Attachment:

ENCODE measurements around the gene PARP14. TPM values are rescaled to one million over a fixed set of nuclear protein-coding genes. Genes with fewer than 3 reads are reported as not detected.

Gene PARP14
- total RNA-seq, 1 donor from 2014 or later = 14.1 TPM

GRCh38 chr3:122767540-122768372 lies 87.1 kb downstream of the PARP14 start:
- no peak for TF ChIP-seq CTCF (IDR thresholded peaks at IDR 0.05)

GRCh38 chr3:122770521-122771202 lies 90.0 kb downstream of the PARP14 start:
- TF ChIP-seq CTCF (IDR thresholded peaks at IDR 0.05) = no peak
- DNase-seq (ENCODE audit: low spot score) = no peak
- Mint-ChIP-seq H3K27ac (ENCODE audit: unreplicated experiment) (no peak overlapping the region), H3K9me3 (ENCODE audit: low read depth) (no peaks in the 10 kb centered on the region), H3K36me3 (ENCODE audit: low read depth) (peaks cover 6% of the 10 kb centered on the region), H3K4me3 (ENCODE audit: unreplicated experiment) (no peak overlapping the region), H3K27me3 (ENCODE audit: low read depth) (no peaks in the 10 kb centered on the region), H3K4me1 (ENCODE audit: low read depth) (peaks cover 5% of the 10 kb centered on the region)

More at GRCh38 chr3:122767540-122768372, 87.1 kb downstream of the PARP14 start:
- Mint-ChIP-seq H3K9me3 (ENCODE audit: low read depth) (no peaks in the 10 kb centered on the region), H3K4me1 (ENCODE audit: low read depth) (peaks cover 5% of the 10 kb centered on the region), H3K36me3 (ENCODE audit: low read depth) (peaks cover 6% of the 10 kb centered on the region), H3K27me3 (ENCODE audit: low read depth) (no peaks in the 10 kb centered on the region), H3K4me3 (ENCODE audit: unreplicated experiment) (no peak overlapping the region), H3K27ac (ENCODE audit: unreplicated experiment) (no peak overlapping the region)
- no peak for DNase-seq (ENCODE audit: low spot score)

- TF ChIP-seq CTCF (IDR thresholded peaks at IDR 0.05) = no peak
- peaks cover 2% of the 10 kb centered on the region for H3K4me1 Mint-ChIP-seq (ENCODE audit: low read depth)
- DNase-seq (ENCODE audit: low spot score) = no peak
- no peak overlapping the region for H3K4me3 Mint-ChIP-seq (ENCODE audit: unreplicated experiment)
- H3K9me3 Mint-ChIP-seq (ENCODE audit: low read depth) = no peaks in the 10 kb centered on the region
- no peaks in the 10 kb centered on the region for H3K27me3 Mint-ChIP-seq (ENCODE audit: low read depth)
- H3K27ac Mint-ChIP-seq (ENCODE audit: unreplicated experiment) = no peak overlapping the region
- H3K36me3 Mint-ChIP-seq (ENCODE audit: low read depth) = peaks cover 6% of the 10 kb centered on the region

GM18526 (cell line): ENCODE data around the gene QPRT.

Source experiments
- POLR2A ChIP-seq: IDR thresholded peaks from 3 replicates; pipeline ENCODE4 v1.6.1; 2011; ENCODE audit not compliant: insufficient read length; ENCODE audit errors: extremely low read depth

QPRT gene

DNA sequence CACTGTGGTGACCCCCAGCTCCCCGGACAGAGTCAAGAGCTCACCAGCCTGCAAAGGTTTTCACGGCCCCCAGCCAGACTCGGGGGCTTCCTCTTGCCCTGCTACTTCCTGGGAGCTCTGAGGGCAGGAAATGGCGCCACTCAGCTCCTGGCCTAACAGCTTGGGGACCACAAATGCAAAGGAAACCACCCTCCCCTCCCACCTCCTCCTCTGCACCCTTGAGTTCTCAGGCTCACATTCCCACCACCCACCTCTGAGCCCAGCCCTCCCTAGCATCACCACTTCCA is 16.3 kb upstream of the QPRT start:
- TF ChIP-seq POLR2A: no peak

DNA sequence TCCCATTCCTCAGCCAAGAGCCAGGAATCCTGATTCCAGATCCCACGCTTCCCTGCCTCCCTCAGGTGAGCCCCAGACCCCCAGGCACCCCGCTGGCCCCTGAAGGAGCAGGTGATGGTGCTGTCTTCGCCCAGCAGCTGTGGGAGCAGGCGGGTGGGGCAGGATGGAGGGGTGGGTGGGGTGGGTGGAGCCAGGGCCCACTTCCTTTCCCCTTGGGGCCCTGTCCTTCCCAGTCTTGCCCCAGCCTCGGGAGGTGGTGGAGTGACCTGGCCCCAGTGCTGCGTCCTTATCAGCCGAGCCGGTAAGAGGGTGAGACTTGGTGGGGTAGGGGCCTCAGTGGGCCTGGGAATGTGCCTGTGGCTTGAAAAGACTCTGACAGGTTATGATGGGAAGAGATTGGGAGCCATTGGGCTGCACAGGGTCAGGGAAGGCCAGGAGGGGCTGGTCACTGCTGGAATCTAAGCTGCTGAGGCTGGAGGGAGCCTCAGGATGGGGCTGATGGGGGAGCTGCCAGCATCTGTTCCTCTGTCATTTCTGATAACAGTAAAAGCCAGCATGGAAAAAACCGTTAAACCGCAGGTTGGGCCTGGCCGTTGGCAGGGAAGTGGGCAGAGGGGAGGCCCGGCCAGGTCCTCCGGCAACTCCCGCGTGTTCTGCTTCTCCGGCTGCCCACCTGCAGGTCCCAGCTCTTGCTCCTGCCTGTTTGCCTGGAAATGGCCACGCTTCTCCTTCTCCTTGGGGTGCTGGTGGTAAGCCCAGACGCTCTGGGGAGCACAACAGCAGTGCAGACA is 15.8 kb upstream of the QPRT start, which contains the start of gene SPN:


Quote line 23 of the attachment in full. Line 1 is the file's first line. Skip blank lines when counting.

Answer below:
- POLR2A ChIP-seq: IDR thresholded peaks from 3 replicates; pipeline ENCODE4 v1.6.1; 2011; ENCODE audit not compliant: insufficient read length; ENCODE audit errors: extremely low read depth